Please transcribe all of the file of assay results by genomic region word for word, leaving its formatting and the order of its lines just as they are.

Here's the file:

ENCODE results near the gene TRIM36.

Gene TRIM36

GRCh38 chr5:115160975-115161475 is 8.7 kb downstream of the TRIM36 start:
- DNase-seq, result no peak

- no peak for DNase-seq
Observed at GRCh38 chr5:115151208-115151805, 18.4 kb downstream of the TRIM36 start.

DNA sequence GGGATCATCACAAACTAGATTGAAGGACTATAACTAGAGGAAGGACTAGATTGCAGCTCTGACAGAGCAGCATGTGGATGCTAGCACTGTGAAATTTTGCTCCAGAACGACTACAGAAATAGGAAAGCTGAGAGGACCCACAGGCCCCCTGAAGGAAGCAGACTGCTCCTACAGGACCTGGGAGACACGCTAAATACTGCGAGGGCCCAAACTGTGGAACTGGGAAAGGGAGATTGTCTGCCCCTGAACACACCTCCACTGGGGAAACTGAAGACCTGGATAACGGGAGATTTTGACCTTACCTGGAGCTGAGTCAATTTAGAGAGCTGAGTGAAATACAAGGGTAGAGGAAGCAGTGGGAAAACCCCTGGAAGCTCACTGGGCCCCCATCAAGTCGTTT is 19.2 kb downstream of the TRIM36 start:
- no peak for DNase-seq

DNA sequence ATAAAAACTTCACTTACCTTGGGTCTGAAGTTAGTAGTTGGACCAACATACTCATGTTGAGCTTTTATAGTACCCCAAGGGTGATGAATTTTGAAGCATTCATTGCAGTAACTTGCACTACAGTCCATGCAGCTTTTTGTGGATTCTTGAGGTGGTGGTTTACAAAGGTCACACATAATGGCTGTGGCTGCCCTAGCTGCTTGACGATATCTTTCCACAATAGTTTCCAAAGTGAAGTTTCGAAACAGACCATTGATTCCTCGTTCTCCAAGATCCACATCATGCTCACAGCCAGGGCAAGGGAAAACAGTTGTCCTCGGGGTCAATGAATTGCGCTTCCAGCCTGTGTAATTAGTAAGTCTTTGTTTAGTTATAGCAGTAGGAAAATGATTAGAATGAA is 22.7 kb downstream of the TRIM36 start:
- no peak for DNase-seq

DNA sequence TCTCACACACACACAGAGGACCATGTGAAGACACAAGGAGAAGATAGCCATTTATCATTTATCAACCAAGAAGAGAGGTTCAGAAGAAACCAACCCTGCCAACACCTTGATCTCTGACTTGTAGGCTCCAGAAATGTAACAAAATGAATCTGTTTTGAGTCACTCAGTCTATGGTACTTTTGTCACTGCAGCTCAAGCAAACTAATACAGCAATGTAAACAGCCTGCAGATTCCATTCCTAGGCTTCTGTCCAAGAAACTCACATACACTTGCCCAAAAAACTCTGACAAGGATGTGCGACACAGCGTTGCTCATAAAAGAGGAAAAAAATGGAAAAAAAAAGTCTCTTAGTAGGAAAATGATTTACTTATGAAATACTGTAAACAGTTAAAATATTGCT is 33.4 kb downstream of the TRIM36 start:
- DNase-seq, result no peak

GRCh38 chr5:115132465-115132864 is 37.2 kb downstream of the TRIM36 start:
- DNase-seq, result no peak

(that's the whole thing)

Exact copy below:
ENCODE results near the gene TRIM36.

Gene TRIM36

GRCh38 chr5:115160975-115161475 is 8.7 kb downstream of the TRIM36 start:
- DNase-seq, result no peak

- no peak for DNase-seq
Observed at GRCh38 chr5:115151208-115151805, 18.4 kb downstream of the TRIM36 start.

DNA sequence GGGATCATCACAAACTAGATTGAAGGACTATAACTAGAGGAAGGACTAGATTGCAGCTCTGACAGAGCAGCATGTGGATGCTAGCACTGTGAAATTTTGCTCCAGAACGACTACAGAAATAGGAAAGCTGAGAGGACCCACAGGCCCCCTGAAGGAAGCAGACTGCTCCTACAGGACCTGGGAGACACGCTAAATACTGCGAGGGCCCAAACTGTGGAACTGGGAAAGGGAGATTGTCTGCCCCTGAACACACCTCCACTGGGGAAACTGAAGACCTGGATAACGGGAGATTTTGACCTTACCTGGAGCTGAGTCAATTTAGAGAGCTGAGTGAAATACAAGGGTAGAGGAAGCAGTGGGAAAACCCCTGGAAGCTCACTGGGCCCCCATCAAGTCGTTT is 19.2 kb downstream of the TRIM36 start:
- no peak for DNase-seq

DNA sequence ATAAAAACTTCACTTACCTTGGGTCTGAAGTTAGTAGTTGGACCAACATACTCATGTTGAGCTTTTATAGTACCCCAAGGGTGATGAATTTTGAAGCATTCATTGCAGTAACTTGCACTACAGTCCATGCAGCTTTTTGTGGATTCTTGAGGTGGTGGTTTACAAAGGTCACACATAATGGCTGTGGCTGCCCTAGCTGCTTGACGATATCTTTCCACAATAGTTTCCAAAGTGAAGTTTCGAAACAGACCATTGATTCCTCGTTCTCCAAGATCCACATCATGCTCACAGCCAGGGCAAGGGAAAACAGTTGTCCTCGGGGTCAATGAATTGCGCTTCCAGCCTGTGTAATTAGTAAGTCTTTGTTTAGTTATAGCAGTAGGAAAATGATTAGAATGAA is 22.7 kb downstream of the TRIM36 start:
- no peak for DNase-seq

DNA sequence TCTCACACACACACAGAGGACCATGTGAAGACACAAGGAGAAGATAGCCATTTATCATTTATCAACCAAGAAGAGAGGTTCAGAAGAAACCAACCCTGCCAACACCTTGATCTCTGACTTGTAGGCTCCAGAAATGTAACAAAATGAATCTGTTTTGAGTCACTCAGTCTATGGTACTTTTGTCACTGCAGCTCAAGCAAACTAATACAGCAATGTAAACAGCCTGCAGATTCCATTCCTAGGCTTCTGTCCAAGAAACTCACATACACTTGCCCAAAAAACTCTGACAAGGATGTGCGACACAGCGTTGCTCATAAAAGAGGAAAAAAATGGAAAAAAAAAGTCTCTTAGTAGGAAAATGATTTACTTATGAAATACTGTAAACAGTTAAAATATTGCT is 33.4 kb downstream of the TRIM36 start:
- DNase-seq, result no peak

GRCh38 chr5:115132465-115132864 is 37.2 kb downstream of the TRIM36 start:
- DNase-seq, result no peak